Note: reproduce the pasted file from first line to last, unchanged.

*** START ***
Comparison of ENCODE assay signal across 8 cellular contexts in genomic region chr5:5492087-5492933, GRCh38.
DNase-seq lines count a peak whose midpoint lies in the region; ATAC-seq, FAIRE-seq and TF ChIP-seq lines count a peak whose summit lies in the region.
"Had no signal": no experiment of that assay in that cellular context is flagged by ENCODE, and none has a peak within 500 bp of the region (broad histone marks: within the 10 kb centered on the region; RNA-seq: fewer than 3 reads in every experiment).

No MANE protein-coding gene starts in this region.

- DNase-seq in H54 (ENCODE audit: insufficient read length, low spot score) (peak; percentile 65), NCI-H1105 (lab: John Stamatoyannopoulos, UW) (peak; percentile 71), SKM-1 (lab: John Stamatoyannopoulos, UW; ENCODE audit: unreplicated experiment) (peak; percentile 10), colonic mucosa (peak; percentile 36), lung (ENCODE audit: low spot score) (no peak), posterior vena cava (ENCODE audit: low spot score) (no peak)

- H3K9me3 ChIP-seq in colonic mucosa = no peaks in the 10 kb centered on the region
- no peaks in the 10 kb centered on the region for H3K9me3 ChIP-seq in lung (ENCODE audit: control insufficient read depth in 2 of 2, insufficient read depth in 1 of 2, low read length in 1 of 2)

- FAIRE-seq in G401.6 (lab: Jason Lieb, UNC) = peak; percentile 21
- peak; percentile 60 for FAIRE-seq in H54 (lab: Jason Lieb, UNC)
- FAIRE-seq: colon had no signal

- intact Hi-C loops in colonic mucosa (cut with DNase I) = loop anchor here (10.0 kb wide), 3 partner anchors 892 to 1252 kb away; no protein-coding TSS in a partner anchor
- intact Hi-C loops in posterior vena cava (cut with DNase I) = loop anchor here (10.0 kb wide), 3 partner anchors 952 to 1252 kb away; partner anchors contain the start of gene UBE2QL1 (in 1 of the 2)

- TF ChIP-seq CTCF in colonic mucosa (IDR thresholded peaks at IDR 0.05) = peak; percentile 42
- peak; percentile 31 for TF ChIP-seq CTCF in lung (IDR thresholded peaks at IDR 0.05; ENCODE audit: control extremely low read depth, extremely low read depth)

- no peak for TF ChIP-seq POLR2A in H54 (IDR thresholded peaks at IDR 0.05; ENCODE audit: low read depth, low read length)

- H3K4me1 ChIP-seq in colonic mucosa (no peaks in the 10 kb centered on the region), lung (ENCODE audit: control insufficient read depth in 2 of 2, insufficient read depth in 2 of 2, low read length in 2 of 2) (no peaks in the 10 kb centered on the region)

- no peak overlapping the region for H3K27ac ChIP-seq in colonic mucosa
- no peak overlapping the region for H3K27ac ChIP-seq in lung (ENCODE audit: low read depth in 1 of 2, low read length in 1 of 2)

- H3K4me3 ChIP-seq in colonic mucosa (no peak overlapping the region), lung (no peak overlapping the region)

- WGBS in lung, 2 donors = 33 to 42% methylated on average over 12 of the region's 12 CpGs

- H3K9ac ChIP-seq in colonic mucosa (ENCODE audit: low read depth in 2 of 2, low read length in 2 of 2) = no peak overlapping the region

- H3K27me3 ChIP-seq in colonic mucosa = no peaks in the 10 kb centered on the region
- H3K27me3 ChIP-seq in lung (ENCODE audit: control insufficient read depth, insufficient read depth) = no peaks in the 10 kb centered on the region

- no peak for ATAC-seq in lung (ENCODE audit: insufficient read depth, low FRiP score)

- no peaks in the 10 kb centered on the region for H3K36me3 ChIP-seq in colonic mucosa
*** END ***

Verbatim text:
Comparison of ENCODE assay signal across 8 cellular contexts in genomic region chr5:5492087-5492933, GRCh38.
DNase-seq lines count a peak whose midpoint lies in the region; ATAC-seq, FAIRE-seq and TF ChIP-seq lines count a peak whose summit lies in the region.
"Had no signal": no experiment of that assay in that cellular context is flagged by ENCODE, and none has a peak within 500 bp of the region (broad histone marks: within the 10 kb centered on the region; RNA-seq: fewer than 3 reads in every experiment).

No MANE protein-coding gene starts in this region.

- DNase-seq in H54 (ENCODE audit: insufficient read length, low spot score) (peak; percentile 65), NCI-H1105 (lab: John Stamatoyannopoulos, UW) (peak; percentile 71), SKM-1 (lab: John Stamatoyannopoulos, UW; ENCODE audit: unreplicated experiment) (peak; percentile 10), colonic mucosa (peak; percentile 36), lung (ENCODE audit: low spot score) (no peak), posterior vena cava (ENCODE audit: low spot score) (no peak)

- H3K9me3 ChIP-seq in colonic mucosa = no peaks in the 10 kb centered on the region
- no peaks in the 10 kb centered on the region for H3K9me3 ChIP-seq in lung (ENCODE audit: control insufficient read depth in 2 of 2, insufficient read depth in 1 of 2, low read length in 1 of 2)

- FAIRE-seq in G401.6 (lab: Jason Lieb, UNC) = peak; percentile 21
- peak; percentile 60 for FAIRE-seq in H54 (lab: Jason Lieb, UNC)
- FAIRE-seq: colon had no signal

- intact Hi-C loops in colonic mucosa (cut with DNase I) = loop anchor here (10.0 kb wide), 3 partner anchors 892 to 1252 kb away; no protein-coding TSS in a partner anchor
- intact Hi-C loops in posterior vena cava (cut with DNase I) = loop anchor here (10.0 kb wide), 3 partner anchors 952 to 1252 kb away; partner anchors contain the start of gene UBE2QL1 (in 1 of the 2)

- TF ChIP-seq CTCF in colonic mucosa (IDR thresholded peaks at IDR 0.05) = peak; percentile 42
- peak; percentile 31 for TF ChIP-seq CTCF in lung (IDR thresholded peaks at IDR 0.05; ENCODE audit: control extremely low read depth, extremely low read depth)

- no peak for TF ChIP-seq POLR2A in H54 (IDR thresholded peaks at IDR 0.05; ENCODE audit: low read depth, low read length)

- H3K4me1 ChIP-seq in colonic mucosa (no peaks in the 10 kb centered on the region), lung (ENCODE audit: control insufficient read depth in 2 of 2, insufficient read depth in 2 of 2, low read length in 2 of 2) (no peaks in the 10 kb centered on the region)

- no peak overlapping the region for H3K27ac ChIP-seq in colonic mucosa
- no peak overlapping the region for H3K27ac ChIP-seq in lung (ENCODE audit: low read depth in 1 of 2, low read length in 1 of 2)

- H3K4me3 ChIP-seq in colonic mucosa (no peak overlapping the region), lung (no peak overlapping the region)

- WGBS in lung, 2 donors = 33 to 42% methylated on average over 12 of the region's 12 CpGs

- H3K9ac ChIP-seq in colonic mucosa (ENCODE audit: low read depth in 2 of 2, low read length in 2 of 2) = no peak overlapping the region

- H3K27me3 ChIP-seq in colonic mucosa = no peaks in the 10 kb centered on the region
- H3K27me3 ChIP-seq in lung (ENCODE audit: control insufficient read depth, insufficient read depth) = no peaks in the 10 kb centered on the region

- no peak for ATAC-seq in lung (ENCODE audit: insufficient read depth, low FRiP score)

- no peaks in the 10 kb centered on the region for H3K36me3 ChIP-seq in colonic mucosa